Visit the Past

The past is on display at the recently restored St. Marks Lighthouse, and you can take a tour. Tour guides are trained Refuge volunteers and have stories and interesting facts to share. History will come alive in this beautiful landmark building.

Please be aware that climbing the tower is not permitted. Also pets, food, beverages, wet clothing, smoking and vaping are not allowed.

Map and Tour Guide *

Map & Tour Guide.png

This handy annotated map of the “Keeper’s Quarters” will help guide you through the building as you step into the past to explore what it was like to be part of a Lighthouse family. Trained Volunteer Interpreters will be on hand to answer your questions, provide more detail, and share stories about the people who lived and worked here. As you enter the Keeper’s Quarters you will be standing in “A – THE FOYER.” Your tour begins there…

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A - The Foyer

Lighthouse Foyer

Lighthouse Foyer

This room has served as both a living room and a school room. Notice the photo of Keeper John Young Gresham, Sr. and his wife, Lela Fine Gresham. Marvel at the rotating Carlisle & Finch Lamp Changer mechanism for quickly replacing burned out 1,000 watt bulbs in the 4th order Fresnel lens when the light was automated in 1960. Pause a moment to follow the St. Marks Lighthouse and Keeper’s Quarters Time Line.

B - The Tower Room

Stand at the base of the long leaf pine center post and gaze up the winding cypress steps towards the Lantern Room. Imagine the Keepers and their families carrying fuel up to fill the lamps. The room in which you are standing was once used as a bedroom for the school teacher who lived with the family on the isolated “lighthouse island.”

C - The Keeper’s Office / Fuel Storage Room

Over the years, this room has served as the Keeper’s Office and also the storage area for the lard, kerosene, and whale oil that fueled the lamps in the Lantern Room. The replica white formal uniform is what a Keeper might have worn in the summer months. Entries in the Keeper’s Log on the desk were copied from the original in the National Archives, in Washington, D.C. Note the tiny window overlooking Apalachee Bay.

D - The Family Room

Lighthouse Family Room

Lighthouse Family Room

At one time, this room served as the master bedroom for the family. Learn the names of the men and women who kept the light. See photos of the children who grew up in the St. Marks Lighthouse. Enjoy the vintage wooden toys as you try to get “the egg in the cup.” Read what the job of Light Keeper entailed. Note the replica of the dark blue formal uniform a Keeper might have chosen to wear in cold weather.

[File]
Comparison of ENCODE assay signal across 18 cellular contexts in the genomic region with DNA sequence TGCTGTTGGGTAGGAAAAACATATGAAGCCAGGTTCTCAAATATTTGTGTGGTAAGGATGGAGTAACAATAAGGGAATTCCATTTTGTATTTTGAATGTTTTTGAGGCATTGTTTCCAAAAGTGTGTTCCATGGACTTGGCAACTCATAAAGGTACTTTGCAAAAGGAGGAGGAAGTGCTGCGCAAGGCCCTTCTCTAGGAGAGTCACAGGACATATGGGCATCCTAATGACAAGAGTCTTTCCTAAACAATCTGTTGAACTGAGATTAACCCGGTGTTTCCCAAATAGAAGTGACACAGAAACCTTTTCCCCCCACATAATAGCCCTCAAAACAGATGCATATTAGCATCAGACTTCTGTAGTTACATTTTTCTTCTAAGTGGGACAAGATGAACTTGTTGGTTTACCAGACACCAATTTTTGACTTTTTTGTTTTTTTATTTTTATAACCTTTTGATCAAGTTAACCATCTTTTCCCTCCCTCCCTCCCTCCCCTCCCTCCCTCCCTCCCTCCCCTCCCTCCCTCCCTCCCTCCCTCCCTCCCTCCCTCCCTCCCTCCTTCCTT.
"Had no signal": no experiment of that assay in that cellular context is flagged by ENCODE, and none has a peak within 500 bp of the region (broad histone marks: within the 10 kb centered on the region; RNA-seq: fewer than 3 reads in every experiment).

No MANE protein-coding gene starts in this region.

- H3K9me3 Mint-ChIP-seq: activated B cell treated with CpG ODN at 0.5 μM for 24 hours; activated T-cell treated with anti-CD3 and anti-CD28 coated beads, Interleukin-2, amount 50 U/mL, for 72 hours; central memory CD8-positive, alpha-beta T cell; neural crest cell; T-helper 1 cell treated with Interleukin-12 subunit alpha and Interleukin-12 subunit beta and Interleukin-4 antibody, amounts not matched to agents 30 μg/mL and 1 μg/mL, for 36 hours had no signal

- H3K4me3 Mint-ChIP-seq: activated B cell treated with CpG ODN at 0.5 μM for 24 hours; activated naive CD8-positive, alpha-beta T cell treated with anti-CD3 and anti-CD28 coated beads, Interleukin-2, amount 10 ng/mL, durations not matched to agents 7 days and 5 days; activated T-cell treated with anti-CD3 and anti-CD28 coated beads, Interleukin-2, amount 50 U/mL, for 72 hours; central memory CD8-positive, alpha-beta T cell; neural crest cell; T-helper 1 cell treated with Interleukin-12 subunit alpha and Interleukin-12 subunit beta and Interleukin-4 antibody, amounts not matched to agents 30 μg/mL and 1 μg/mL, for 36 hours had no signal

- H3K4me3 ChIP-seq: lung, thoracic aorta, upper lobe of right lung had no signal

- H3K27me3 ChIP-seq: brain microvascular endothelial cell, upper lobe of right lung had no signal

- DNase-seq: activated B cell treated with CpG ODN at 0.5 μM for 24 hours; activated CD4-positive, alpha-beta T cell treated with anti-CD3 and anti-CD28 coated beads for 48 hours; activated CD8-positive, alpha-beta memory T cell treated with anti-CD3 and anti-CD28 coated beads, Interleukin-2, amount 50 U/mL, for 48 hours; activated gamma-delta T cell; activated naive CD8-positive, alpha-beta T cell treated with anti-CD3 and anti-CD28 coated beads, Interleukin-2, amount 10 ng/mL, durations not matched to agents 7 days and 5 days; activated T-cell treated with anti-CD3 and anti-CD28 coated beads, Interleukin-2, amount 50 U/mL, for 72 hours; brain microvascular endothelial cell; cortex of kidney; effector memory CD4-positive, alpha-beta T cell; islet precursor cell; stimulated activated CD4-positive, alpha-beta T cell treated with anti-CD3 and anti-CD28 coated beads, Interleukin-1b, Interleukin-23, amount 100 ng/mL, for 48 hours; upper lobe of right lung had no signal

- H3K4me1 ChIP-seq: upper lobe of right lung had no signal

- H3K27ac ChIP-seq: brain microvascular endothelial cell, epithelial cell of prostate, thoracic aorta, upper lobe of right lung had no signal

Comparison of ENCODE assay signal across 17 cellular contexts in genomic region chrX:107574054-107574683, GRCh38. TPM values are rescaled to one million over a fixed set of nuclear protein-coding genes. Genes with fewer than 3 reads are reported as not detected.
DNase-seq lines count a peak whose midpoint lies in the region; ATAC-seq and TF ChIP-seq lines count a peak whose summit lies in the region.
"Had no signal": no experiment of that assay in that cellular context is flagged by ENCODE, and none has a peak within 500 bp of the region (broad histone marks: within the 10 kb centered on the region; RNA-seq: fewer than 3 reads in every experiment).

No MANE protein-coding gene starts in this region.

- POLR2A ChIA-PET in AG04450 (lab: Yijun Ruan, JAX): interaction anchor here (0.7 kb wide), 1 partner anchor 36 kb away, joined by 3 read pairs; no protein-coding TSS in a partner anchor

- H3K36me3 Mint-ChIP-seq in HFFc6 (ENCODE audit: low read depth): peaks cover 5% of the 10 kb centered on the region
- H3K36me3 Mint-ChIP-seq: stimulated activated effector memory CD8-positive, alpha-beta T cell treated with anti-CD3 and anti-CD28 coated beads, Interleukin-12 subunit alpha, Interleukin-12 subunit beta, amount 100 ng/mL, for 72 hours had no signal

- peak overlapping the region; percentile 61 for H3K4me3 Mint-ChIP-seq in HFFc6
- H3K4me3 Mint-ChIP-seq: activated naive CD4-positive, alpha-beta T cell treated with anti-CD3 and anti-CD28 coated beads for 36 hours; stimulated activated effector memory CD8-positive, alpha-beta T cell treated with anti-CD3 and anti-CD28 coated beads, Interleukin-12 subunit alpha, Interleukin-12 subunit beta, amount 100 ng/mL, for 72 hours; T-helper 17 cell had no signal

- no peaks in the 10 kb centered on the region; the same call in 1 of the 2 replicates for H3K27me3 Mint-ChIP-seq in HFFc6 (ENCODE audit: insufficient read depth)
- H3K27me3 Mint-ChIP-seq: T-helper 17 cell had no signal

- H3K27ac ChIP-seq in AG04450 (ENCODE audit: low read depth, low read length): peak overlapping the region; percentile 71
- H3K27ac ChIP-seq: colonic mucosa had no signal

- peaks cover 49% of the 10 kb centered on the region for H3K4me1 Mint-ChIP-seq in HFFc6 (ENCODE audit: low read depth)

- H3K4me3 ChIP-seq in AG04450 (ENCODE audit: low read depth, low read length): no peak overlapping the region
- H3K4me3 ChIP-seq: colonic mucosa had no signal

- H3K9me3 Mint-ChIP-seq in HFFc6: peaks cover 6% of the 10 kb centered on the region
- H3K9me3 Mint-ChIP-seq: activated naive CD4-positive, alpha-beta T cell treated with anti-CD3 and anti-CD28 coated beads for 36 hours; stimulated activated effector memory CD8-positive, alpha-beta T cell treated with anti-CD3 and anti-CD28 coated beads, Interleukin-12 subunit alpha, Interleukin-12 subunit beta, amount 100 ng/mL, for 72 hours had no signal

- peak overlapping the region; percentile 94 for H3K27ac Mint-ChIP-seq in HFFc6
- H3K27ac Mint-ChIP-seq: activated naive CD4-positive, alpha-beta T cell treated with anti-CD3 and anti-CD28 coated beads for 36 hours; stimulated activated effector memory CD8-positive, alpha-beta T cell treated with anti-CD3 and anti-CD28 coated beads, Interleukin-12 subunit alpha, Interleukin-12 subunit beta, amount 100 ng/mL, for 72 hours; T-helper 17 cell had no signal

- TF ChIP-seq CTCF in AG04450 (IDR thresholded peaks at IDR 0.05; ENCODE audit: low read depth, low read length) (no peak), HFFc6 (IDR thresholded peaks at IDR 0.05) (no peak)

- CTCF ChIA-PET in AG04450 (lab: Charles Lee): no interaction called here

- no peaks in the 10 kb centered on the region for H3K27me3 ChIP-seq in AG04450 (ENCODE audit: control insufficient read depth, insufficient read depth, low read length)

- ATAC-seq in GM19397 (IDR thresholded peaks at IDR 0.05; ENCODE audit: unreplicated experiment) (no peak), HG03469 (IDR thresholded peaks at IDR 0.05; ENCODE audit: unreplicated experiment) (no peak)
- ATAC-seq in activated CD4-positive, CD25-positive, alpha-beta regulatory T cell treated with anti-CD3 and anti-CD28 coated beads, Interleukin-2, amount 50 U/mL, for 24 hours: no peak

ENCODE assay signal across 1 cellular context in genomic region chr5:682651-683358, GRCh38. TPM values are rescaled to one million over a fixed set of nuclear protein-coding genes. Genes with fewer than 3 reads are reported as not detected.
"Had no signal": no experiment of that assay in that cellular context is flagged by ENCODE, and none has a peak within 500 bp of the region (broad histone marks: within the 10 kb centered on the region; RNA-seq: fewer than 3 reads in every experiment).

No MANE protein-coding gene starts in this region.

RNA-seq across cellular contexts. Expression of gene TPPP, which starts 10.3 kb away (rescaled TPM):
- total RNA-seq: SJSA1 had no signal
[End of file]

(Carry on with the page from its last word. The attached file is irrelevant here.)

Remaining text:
E - Revolving Exhibits / A/ V Room

At one time, the room held two beds for the girls of the family. The exhibits in this room are always changing. You may see actual tools used by the Civilian Conservation Corps (CCC) when they “built” the Refuge, or learn the history of “The Legacy Oak.” The room may be filled with vintage toys and games, or feature a display about the Civil War days at the lighthouse. A virtual climb up the Tower may be showing on the large monitor screen.

F - The Kitchen

Lighthouse Kitchen

Lighthouse Kitchen

Enjoy the warm, inviting atmosphere of this traditional family gathering place. Pick up a free copy of recipes gathered from actual historic Lighthouse kitchens. Ponder the deep cistern in the corner. Examine the collection of artifacts discovered during the restoration/renovation of the building. Peek into the inside of the wall to see how it was constructed. Sign your name in our Guest Register.

G - Accessibility Ramp and Covered Porch

The long expanse of the newly installed accessibility ramp stands on the very ground where an old wooden boardwalk once stood many years ago.  That old boardwalk, called “the run” by the families who lived here, led to “the two-seater” outhouse.  Nearby, there was a large elevated wooden cistern which caught rain water…and sometimes also provided a swimming pool for the Lighthouse children.

H - The Legacy Oak Tree

Take a moment to stop on our shaded porch to appreciate our lovely “Legacy Oak Tree.” Transplanted from Whale Island by Keeper Charles O. Fine in 1892, she has stood watch beside the Historic St. Marks Lighthouse for more than 130 years. And, she will be waiting to welcome you back whenever you stop by again for a visit.

* This guide is available in hard copy as a brochure in the Lighthouse

It was created by Connie Clineman and Rita LeBlanc